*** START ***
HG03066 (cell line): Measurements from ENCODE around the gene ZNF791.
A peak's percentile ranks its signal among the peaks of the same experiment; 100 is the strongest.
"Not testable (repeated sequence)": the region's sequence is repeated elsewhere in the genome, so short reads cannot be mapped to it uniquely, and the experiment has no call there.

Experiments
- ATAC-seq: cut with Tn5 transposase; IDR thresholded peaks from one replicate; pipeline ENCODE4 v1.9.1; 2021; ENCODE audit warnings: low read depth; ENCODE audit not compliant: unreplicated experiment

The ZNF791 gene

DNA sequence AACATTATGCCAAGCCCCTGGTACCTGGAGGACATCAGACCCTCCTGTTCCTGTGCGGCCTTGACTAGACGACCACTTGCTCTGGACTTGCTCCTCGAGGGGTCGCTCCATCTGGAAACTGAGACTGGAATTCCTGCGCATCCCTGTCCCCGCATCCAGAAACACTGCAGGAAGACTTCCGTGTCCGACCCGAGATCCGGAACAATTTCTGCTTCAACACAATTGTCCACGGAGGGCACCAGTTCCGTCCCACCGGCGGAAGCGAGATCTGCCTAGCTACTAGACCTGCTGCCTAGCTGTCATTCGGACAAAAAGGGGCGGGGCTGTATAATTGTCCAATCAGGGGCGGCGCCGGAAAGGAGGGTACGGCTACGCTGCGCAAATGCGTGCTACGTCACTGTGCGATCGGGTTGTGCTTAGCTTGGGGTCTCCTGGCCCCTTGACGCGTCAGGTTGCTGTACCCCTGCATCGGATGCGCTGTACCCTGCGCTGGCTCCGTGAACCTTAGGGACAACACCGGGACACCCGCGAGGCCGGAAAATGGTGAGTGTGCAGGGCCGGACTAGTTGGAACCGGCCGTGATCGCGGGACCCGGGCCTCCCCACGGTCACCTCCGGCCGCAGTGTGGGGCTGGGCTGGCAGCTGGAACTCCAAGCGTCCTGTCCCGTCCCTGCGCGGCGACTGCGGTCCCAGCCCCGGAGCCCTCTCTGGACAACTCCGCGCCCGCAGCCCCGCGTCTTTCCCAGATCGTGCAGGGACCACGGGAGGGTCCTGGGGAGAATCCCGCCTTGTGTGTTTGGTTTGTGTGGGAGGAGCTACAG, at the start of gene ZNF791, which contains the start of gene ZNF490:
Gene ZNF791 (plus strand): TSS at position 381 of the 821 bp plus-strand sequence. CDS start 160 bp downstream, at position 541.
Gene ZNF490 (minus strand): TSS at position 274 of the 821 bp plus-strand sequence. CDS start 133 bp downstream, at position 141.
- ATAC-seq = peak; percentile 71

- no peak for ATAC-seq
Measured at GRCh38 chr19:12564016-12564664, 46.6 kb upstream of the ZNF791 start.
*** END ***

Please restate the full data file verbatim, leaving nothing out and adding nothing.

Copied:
HG03066 (cell line): Measurements from ENCODE around the gene ZNF791.
A peak's percentile ranks its signal among the peaks of the same experiment; 100 is the strongest.
"Not testable (repeated sequence)": the region's sequence is repeated elsewhere in the genome, so short reads cannot be mapped to it uniquely, and the experiment has no call there.

Experiments
- ATAC-seq: cut with Tn5 transposase; IDR thresholded peaks from one replicate; pipeline ENCODE4 v1.9.1; 2021; ENCODE audit warnings: low read depth; ENCODE audit not compliant: unreplicated experiment

The ZNF791 gene

DNA sequence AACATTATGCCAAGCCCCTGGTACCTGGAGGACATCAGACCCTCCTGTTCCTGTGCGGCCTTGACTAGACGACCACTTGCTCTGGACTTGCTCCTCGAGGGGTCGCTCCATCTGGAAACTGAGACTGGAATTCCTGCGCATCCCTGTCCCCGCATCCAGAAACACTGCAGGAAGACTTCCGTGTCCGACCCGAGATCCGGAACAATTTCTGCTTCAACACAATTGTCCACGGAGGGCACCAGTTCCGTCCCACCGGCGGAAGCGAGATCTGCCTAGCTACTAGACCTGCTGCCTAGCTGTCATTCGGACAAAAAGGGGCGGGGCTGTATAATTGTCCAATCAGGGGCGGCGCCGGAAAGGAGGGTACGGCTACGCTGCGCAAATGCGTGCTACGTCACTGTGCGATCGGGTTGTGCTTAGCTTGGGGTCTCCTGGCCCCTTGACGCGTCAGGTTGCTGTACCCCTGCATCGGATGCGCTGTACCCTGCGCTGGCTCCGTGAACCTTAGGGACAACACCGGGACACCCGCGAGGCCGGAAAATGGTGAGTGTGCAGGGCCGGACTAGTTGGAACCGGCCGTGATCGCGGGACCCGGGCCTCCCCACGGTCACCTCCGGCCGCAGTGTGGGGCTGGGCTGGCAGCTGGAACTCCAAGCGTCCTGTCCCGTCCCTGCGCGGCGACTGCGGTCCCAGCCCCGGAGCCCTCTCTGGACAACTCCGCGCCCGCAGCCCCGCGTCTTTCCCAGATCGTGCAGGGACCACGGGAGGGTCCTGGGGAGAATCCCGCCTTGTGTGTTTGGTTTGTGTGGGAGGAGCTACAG, at the start of gene ZNF791, which contains the start of gene ZNF490:
Gene ZNF791 (plus strand): TSS at position 381 of the 821 bp plus-strand sequence. CDS start 160 bp downstream, at position 541.
Gene ZNF490 (minus strand): TSS at position 274 of the 821 bp plus-strand sequence. CDS start 133 bp downstream, at position 141.
- ATAC-seq = peak; percentile 71

- no peak for ATAC-seq
Measured at GRCh38 chr19:12564016-12564664, 46.6 kb upstream of the ZNF791 start.